The reader of Rock, Paper, Shotgun clicked on the “Read the rest of this entry” button. No, the reader clicked on the button. The button, right below this text. It was clicked on, if anything useful was going to happen.
John: It’s the funniest game in years.
That’s not my recent-o-brain misremembering. It is, without question, the funniest videogame in… I’ve no idea how long. I think I’d go back to the 90s. Heck, forget videogames. It’s one of the funniest things I’ve experienced in a long time. And for me – for someone for whom comedy is incredibly valued and fascinating – that’s one of the highest compliments I can give. How often this game made me laugh, and how cleverly it went about it, is so important to me.
I love that I’ve played it so much, gone through it over and over, and I still see screenshots of places I don’t recognise. I love that as I play it over and over, I start to lose track of the game’s own internal unreality, start to wonder if I’m really starting again, or if I’m stuck in the game’s progressive spiral, being drawn in further and further, never knowing if a fresh start is really a fresh start, or if my choices are being restricted in some new, peculiar way. Why are the corridors suddenly covered in post-it notes this time? Is that a random thing? Or am I so much deeper in its idiotic rabbit hole than I’d realised.
There’s no question that TSP is a satire of gaming, an arch critique of multiple genres, and more to the point, of the way gamers engage with games. It’s a pastiche of ourselves, of our expectations, and how we have developed such a complex vocabulary with gaming – it knows that vocabulary intimately, and knows how to manipulate it, and indeed us. But despite all this, despite how astonishingly clever this game is, I still value its humour above it all.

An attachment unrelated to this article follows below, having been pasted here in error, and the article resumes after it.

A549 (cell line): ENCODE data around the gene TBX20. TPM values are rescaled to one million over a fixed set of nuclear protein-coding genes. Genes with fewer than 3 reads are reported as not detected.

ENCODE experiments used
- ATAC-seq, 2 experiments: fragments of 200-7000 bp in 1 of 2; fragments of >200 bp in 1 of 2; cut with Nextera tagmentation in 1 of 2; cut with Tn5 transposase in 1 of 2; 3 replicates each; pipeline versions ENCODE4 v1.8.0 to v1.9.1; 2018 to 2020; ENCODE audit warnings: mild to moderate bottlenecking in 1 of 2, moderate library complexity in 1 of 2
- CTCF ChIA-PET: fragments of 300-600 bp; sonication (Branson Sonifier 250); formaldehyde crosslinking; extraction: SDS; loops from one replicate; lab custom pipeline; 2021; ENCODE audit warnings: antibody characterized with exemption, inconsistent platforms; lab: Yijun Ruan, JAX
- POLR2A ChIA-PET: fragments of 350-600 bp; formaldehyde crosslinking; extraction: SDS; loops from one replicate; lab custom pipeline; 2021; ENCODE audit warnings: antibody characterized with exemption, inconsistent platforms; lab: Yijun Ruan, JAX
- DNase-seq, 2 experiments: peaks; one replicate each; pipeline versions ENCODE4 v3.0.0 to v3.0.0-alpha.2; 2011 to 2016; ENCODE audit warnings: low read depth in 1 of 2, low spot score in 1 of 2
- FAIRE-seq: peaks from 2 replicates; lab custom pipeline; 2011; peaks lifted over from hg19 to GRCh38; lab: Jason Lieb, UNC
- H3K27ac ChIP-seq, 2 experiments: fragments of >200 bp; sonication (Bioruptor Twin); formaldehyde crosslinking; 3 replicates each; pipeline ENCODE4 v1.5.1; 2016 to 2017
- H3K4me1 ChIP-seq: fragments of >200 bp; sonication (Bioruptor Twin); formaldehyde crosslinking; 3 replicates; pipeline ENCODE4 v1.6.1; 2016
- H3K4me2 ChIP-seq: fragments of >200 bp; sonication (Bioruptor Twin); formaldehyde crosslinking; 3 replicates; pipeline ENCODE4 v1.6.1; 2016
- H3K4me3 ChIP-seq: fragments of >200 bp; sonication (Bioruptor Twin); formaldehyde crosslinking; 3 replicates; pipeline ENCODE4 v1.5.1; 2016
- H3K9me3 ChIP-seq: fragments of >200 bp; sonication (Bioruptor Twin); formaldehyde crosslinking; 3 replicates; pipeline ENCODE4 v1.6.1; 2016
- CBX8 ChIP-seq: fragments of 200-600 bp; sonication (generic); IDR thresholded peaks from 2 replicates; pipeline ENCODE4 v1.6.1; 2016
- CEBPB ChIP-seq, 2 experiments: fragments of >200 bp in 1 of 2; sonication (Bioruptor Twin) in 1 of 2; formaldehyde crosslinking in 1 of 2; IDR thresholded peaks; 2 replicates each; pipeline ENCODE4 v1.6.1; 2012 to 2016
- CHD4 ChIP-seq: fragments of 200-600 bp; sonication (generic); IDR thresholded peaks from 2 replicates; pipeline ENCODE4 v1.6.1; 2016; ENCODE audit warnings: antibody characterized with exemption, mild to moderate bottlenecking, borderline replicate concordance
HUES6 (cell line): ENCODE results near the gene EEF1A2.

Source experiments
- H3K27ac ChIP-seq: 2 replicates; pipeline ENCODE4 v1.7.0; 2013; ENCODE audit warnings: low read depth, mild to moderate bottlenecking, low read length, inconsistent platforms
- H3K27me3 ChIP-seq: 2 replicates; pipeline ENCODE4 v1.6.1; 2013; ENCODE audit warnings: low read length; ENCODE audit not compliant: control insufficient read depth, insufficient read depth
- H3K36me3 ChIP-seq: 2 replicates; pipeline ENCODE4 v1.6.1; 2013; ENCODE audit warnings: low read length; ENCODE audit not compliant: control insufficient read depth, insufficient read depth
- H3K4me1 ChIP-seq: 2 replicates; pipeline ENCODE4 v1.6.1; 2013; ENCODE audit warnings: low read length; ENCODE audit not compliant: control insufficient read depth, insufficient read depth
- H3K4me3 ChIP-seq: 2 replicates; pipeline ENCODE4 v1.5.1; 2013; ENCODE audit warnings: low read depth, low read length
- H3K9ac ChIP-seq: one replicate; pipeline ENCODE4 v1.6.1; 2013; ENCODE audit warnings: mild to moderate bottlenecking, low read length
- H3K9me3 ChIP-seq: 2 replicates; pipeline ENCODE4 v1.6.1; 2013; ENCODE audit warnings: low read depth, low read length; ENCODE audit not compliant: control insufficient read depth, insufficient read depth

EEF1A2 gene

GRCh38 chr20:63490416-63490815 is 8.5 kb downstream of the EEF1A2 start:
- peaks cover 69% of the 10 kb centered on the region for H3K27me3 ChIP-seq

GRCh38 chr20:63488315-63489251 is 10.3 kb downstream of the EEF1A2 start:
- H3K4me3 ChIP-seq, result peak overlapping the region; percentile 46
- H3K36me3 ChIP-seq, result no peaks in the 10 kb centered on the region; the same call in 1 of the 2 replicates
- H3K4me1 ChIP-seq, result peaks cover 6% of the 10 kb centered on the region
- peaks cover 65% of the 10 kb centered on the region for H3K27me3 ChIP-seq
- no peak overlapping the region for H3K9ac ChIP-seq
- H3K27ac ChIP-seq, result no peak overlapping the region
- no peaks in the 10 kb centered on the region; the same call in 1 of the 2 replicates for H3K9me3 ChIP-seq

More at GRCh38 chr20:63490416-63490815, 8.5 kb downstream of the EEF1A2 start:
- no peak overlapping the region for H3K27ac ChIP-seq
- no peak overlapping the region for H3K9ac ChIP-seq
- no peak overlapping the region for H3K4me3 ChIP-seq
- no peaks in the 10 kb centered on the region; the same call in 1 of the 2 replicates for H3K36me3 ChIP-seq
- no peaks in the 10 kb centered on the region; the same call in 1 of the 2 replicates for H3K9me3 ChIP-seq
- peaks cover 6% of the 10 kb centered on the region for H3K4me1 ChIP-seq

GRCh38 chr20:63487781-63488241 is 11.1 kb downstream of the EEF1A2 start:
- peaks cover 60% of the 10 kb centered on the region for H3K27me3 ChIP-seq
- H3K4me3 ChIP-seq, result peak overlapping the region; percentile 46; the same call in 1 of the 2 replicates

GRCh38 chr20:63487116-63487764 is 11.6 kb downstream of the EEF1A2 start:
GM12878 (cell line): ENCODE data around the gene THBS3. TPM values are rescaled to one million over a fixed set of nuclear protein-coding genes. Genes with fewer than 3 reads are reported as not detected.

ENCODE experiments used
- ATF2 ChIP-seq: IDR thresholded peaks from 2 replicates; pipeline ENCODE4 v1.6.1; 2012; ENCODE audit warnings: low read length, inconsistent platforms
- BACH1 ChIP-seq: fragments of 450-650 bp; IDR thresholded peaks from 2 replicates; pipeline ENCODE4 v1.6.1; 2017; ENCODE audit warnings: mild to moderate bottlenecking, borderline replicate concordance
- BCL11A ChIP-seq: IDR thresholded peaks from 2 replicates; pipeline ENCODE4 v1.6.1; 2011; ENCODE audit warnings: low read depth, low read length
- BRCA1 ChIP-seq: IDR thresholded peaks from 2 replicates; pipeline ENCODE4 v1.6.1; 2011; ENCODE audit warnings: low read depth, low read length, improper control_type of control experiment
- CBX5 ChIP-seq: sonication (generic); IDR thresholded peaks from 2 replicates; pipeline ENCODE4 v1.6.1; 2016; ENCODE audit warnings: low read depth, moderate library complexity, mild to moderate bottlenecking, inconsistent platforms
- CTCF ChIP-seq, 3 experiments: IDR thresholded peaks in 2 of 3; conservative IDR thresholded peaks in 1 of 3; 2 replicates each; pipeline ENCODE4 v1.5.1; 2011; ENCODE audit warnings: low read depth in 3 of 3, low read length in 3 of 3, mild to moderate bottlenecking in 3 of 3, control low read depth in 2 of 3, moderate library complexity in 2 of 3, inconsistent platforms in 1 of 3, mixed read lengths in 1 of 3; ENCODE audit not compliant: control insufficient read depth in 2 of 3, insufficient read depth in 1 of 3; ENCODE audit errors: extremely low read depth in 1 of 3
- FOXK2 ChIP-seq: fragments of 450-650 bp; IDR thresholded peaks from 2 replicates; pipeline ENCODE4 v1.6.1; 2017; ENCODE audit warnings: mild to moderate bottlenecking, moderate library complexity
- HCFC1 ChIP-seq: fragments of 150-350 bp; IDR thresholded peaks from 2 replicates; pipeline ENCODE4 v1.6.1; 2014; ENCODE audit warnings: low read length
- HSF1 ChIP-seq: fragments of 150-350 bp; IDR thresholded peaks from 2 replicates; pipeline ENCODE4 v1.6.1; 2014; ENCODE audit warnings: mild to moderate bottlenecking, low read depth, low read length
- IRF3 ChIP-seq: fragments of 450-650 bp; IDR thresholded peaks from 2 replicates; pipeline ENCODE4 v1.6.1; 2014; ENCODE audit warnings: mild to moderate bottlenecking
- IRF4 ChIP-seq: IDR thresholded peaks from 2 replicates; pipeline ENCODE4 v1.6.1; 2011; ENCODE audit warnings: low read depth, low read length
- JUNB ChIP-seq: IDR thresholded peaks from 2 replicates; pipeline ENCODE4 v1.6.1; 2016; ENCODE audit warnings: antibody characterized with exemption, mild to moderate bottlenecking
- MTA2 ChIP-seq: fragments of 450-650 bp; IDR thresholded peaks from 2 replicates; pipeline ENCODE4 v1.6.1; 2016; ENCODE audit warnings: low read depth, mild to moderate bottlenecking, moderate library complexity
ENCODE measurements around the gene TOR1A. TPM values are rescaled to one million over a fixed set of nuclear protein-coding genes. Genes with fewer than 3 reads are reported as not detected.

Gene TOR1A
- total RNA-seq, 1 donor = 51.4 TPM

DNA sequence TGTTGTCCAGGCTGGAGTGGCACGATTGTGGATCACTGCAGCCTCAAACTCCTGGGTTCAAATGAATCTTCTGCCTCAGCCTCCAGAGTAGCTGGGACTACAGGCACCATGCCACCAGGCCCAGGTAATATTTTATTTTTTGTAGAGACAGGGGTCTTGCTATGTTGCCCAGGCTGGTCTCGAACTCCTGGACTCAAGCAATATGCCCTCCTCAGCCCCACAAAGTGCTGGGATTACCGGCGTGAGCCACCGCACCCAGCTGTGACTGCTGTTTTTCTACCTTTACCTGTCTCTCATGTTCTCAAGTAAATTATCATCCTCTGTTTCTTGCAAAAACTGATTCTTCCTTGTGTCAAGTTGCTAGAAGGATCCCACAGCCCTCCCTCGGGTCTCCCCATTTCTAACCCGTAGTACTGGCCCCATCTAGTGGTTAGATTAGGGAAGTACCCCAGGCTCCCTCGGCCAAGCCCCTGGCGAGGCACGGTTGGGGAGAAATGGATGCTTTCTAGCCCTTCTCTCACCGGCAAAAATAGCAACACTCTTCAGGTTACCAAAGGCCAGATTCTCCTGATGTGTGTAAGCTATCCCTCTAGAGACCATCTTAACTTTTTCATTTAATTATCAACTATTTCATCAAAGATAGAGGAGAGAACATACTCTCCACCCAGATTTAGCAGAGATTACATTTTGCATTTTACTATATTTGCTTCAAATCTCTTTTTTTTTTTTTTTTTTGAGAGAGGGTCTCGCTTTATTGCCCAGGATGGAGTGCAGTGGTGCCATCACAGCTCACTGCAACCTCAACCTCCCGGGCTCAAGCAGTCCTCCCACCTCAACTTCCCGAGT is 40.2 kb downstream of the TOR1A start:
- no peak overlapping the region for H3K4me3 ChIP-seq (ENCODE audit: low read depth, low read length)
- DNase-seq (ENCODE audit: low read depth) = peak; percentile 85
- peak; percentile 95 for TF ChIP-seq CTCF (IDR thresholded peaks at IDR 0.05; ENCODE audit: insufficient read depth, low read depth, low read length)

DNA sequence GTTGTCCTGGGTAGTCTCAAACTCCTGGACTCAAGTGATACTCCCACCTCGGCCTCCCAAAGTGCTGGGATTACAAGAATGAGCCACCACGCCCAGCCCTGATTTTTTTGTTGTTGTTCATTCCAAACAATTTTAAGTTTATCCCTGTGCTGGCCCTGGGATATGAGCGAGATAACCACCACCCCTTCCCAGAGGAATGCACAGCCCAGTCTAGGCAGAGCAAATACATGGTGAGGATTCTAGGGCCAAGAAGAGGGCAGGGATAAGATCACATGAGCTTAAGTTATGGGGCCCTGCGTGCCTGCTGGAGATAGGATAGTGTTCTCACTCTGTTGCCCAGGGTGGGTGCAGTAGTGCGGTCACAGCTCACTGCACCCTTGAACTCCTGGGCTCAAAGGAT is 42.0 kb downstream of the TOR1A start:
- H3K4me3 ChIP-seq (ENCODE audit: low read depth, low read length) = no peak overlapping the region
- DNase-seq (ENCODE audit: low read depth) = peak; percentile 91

One other game, yet to appear in this calendar, made me laugh harder this year. But just the one time. TSP, and let’s not forget its exquisite demo, never let my smile fall from my face, and frequently turned it into delighted laughter. God, that yellow line. That’s the funniest yellow line of all time. And that moment – you know the one – I gasped. I adored that others were in on the joke, were happy for their project to be a part of it.
The Stanley Parable is incredible. It’s gaming’s Airplane.
Jim: The first moment of the The Stanley Parable’s demo might actually have been the best joke in the entire demo and game, but at least that showed how high the bar was going to be, and also laid out the intentions of this clever little work of satire. Games have increasingly managed to be mirthful in the past few years, but it’s rare for them to also be as clever as The Stanley Parable manages to be. It’s not slapstick or offensive, it’s not overtly rude and insane, it’s simply wry, and careful. And that alone, that unique flavour, meant it was an enormous success.
I’ll concede that its structure can be infuriating. It’s the equivalent of a poorly structured Choose Your Own Adventure, funnelling you through the same few pages again and again, but I think it would take a rare brand of humourlessness to not laugh at the punchlines these led to, or to feel the pokes at gamerdom that the game makes.
If there’s something that writing about games has taught me, it’s that having a sense of humour does not mean you are not taking your subject matter seriously. It has been argued that The Stanley Parable is largely about mocking games, and gaming, and that’s essentially true. But the implication of that argument is that it doesn’t care about games, or doesn’t take games seriously as a form. Clearly the opposite is true. The jokes that The Stanley Parable makes are funny because they are true. They are funny because its creators understand and care about games. And that is the most important aspect of its achievement. The best comedians do actually care about their subject matter. They ridicule people because people matter. The Stanley Parable makes a clever farce of games because, well, games are a clever farce worth caring about. And that’s never been clearer than it is when playing this game, and when talking about it with friends.